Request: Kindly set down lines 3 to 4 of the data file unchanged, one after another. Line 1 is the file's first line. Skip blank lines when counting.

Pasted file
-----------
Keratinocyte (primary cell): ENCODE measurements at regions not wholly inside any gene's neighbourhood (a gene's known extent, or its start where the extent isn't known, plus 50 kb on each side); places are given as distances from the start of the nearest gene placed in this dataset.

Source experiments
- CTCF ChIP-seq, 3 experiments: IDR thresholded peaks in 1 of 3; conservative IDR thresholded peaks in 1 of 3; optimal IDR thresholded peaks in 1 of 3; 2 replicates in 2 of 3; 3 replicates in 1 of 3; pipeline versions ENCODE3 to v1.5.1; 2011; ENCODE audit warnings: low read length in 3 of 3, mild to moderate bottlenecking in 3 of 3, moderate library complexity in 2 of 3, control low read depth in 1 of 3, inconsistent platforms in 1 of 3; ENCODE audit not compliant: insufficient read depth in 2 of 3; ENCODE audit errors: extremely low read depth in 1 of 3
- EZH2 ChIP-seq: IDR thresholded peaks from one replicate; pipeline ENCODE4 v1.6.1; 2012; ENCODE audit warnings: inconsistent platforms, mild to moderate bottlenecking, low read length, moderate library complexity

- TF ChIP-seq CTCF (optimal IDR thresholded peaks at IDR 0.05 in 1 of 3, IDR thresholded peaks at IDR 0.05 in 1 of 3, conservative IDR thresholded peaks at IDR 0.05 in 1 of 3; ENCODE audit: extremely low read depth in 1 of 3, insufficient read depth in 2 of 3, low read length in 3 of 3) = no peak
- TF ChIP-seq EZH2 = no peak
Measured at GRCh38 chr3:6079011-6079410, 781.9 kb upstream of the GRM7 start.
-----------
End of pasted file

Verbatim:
- CTCF ChIP-seq, 3 experiments: IDR thresholded peaks in 1 of 3; conservative IDR thresholded peaks in 1 of 3; optimal IDR thresholded peaks in 1 of 3; 2 replicates in 2 of 3; 3 replicates in 1 of 3; pipeline versions ENCODE3 to v1.5.1; 2011; ENCODE audit warnings: low read length in 3 of 3, mild to moderate bottlenecking in 3 of 3, moderate library complexity in 2 of 3, control low read depth in 1 of 3, inconsistent platforms in 1 of 3; ENCODE audit not compliant: insufficient read depth in 2 of 3; ENCODE audit errors: extremely low read depth in 1 of 3
- EZH2 ChIP-seq: IDR thresholded peaks from one replicate; pipeline ENCODE4 v1.6.1; 2012; ENCODE audit warnings: inconsistent platforms, mild to moderate bottlenecking, low read length, moderate library complexity